Annual Business Meeting of the Group 

***

Note: Jemore’s paper was not presented due to his illness. Jerome Destombes (LSE): How hungry were the African poor? Nutritional status and everyday poverty in the West African savanna: north-eastern Ghana c. 1910-2000

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H.E.D.G.
History and Economic Development Group

HISTORY AND ECONOMIC DEVELOPMENT GROUP (HEDG) ANNUAL ONE-DAY WORKSHOP 10 MAY 2001 Royal Holloway and Bedford New College
Rm 136 Geography Department
University of London
Egham, Surrey TW20 0EX

click here for travel information

REVISED PROGRAMME 

Each speaker has 20 minutes for presentation to be followed by 10 minutes discussion

11-11.30am: Registration 11.30-1pm: Session A: Entrepreneurs & credit (3 papers)
        (1)  Dr. Gareth Austin (LSE): 'Moral Economy of Credit in Colonial Asante'
        (2) Professor Tom Tomlinson (Strathclyde): 'Scottish Business Networks in C18th Asia'. 
        (3) Professor William Gervase Clarence-Smith (SOAS): '"Syrian" Entrepreneurs in the Philippines since the 1880s'.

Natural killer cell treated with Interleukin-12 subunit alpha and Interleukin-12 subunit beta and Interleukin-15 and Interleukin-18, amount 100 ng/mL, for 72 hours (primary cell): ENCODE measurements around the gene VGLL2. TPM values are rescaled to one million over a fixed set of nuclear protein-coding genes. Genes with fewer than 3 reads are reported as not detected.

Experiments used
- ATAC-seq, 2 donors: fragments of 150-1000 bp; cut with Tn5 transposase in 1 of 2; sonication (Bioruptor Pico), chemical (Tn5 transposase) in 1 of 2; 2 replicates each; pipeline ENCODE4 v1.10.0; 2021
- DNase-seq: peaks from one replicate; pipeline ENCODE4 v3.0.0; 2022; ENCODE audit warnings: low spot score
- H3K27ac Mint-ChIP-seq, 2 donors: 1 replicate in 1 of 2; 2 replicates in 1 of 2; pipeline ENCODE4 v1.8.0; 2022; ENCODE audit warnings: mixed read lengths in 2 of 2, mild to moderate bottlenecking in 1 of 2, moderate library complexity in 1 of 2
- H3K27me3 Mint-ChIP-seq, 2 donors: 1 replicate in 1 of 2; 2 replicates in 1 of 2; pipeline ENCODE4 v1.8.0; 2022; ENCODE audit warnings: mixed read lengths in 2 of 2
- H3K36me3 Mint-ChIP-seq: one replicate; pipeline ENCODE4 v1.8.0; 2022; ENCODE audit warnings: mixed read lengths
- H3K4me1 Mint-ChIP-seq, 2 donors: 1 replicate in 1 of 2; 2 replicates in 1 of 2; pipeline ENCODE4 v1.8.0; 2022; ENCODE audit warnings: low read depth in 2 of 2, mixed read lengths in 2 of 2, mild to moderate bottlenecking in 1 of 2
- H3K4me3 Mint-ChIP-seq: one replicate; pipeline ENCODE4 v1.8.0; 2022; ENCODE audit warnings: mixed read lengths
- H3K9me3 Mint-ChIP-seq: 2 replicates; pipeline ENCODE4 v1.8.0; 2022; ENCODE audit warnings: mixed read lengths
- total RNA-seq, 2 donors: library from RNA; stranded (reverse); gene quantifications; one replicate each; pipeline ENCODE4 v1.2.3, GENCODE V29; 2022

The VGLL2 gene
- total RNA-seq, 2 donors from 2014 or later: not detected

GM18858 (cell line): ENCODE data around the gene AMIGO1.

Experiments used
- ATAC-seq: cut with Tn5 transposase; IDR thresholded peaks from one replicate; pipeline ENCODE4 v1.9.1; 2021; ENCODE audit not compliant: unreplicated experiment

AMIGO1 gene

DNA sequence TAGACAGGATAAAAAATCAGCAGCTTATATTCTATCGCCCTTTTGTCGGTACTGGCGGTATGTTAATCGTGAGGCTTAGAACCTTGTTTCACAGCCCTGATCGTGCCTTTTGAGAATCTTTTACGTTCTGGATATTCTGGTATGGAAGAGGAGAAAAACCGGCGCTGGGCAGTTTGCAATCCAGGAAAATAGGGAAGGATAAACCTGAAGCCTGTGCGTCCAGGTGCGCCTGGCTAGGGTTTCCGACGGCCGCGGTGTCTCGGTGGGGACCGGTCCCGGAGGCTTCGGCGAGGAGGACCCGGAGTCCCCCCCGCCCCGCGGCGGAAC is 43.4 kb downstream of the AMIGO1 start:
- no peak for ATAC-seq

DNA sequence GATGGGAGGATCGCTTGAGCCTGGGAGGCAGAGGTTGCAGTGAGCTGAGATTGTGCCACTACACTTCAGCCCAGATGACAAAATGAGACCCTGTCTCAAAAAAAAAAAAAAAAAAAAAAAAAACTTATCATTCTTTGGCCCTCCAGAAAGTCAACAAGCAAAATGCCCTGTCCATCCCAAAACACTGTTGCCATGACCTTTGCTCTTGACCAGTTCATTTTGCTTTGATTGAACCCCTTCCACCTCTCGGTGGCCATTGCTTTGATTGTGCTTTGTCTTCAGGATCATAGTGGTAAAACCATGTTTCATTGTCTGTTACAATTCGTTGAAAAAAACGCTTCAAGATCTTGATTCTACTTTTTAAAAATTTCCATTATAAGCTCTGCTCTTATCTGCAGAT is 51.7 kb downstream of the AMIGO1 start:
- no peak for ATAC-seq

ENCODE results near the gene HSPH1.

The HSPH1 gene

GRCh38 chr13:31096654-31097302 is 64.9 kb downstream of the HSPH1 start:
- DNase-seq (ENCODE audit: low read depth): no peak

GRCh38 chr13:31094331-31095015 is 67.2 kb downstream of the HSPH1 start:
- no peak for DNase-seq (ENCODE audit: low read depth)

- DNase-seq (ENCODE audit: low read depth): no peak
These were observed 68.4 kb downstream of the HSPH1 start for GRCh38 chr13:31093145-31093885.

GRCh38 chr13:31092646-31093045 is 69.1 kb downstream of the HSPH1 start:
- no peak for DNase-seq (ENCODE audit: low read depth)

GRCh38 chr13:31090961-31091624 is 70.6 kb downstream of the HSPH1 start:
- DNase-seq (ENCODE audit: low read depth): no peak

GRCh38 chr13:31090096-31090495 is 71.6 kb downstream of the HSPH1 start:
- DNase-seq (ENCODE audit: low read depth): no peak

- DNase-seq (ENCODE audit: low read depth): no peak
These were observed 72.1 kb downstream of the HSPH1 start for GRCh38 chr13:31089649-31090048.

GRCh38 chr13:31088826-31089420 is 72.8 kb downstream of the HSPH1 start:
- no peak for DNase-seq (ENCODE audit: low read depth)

1-1.30pm: Lunch break

1.30-3pm: Session B: Trade and communications (2 papers)
        (4) Dave Hyde (SOAS): 'A Crisis of Accumulation: East African Railways and Harbours, 1950-59'.
        (5) Jelmer Vos (SOAS): 'Evading Bula Matari: The Cuango Rubber Trade, 1890-1910' 
        3-3.30pm: Tea/Coffee break

3.30-4.30pm: Session: C: Industrialisation and development (2 papers)
        (6) Dr. Bishnu Gupta (LSE): 'Privatization, Yardstick Competition and Dynamics of Public Sector Employment from the Jute Industry in Bangladesh'. 
        (7) Dr. Kent Deng (LSE): 'Copycat Economic Growth under Mao, 1949-1978'.

4.30-5.30pm: Session D: Roundtable: 'Utility of Historical Theories and Models for Third World Development Studies'. (1 keynote paper)
        (8) Professor Tom Tomlinson (Strathclyde): ‘Where is the Third World?

5.30-6.30pm: Session E: Annual Business Meeting of the Group

6.30pm: End

QUERIES:
William G. Clarence-Smith (SOAS),  wc2@soas.ac.uk
Kent Deng (LSE),  K.Deng@lse.ac.uk

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H.E.D.G.
History and Economic Development Group

 

LONDON SCHOOL OF ECONOMICS AND POLITICAL SCIENCE
DEPARTMENT OF ECONOMIC HISTORY

SEMINAR ON THE COMPARATIVE ECONOMIC HISTORY
OF AFRICA, ASIA AND LATIN AMERICA

SPECIAL MICHAELMAS TERM PROGRAMME 2000
All meetings Tuesdays, 17.15-18.45 in Room S78 at LSE.


21 NOVEMBER: William Gervase Clarence-Smith (SOAS), >From coerced to free
labour in world cocoa production, 1760s -1914=.

28 NOVEMBER: Gareth Austin (LSE), >From coerced to free labour in Asante
(Ghana) cocoa production, 1908-c1950=.

5 DECEMBER: Chibuike Uche (University of Nigeria), >Credit for the Africans:
the demand for a central bank in the Gold Coast Colony=.